In vivo and in vitro treatment of Ehrlich cancer cells with diphtheria toxin resulted in loss of oncogenicity and in immunization against these tumor cells in mice.

The animals that survived a 1st i.p. transplantation of virulent cancer cells treated with diphtheria toxin failed to develop an ascites tumor after a 2nd transplantation up to 200 days later.

Ehrlich cancer cells lost oncogenicity also by prolonged incubation in phosphate-buffered saline in the presence of diphtheria toxin. This loss of oncogenicity was time dependent and influenced by the pH. Cells incubated for 8 hr with diphtheria toxin failed to induce an ascites tumor in both normal and immunosuppressed mice. Incubations performed at 5 pH's ranging from 6.5 to 7.5 demonstrated that the lower values were more effective in inhibiting oncogenicity than were the higher ones.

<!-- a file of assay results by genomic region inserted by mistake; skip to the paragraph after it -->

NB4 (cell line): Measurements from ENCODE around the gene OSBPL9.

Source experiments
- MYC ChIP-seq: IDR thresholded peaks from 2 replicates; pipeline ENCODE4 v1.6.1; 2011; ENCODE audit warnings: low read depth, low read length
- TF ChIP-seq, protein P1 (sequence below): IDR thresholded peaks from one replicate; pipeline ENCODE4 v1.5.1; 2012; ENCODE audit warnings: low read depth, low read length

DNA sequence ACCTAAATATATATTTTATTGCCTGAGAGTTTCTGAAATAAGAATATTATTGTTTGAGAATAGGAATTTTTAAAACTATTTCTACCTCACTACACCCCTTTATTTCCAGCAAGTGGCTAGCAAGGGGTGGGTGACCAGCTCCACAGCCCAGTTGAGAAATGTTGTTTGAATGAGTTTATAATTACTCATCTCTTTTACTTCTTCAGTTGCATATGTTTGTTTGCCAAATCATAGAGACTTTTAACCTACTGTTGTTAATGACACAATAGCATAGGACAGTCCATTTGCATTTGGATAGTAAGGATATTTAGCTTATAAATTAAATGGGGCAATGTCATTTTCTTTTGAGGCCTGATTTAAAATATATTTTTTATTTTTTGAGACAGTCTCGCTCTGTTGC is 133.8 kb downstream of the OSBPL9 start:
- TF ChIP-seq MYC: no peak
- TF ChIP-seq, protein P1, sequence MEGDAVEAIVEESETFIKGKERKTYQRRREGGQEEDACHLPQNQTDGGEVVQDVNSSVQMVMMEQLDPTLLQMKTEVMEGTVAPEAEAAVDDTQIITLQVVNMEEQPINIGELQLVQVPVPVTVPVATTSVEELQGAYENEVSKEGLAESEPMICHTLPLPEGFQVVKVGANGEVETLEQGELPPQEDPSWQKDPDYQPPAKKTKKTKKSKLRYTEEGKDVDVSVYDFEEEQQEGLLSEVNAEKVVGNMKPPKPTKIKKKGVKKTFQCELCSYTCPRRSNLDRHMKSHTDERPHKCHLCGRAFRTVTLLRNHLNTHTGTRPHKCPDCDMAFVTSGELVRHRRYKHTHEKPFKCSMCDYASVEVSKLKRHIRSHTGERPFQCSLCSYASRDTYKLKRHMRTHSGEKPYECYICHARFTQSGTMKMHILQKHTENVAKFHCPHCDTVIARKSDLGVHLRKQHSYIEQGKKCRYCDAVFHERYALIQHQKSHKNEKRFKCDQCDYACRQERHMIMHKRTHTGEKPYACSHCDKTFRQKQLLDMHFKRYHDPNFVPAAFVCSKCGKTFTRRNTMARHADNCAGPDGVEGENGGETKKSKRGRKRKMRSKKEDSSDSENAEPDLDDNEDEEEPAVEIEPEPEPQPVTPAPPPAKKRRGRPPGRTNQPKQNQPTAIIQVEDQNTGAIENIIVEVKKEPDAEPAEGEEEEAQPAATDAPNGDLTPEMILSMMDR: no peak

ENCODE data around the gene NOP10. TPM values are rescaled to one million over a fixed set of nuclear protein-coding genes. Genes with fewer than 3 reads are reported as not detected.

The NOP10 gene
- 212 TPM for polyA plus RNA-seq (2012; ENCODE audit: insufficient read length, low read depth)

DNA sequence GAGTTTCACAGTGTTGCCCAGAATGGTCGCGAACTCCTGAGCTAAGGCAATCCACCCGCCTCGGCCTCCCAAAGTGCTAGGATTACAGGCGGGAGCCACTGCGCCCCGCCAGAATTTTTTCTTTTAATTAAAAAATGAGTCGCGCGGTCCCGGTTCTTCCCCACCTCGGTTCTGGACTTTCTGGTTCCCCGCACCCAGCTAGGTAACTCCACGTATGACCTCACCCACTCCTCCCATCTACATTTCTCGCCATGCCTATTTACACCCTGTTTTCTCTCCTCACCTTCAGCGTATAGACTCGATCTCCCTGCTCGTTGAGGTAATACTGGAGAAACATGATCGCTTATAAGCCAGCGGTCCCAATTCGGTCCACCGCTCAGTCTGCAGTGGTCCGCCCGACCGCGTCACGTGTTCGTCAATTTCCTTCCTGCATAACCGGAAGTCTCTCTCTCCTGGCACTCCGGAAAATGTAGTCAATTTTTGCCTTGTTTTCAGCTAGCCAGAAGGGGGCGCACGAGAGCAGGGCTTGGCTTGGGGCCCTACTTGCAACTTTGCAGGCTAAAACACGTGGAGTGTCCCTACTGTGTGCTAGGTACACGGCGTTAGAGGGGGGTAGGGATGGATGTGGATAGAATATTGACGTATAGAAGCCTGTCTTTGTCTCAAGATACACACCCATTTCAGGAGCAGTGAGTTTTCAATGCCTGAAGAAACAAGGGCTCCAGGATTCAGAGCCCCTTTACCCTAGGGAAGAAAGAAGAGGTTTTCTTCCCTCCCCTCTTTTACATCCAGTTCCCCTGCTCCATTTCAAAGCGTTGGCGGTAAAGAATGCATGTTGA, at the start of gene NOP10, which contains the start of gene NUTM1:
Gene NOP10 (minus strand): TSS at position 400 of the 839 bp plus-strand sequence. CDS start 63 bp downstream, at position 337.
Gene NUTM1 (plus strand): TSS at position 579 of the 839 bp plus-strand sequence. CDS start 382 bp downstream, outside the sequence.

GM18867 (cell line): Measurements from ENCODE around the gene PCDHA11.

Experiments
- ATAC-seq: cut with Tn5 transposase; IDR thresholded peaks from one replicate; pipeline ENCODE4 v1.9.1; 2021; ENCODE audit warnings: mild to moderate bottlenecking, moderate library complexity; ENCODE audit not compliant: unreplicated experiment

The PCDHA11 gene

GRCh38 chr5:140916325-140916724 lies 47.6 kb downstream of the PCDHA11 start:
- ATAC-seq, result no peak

Eighty % of the normal mice that survived an i.p. transplantation of 1 × 106 cancer cells incubated with diphtheria toxin became resistant to a challenge with 1 × 106 virulent cancer cells. Only 50% of the immunized mice survived a challenge with 2 × 106 cancer cells, while the survival rate fell to nearly 0% after a challenge with 5 × 106 cells.

In Swiss albino mice immunized with Ehrlich cancer cells, a cross-resistance against ascites Sarcoma 180 was observed, while all Ehrlich tumor-immunized DBA/2 mice died within 10 days after a challenge with L1210 tumor.

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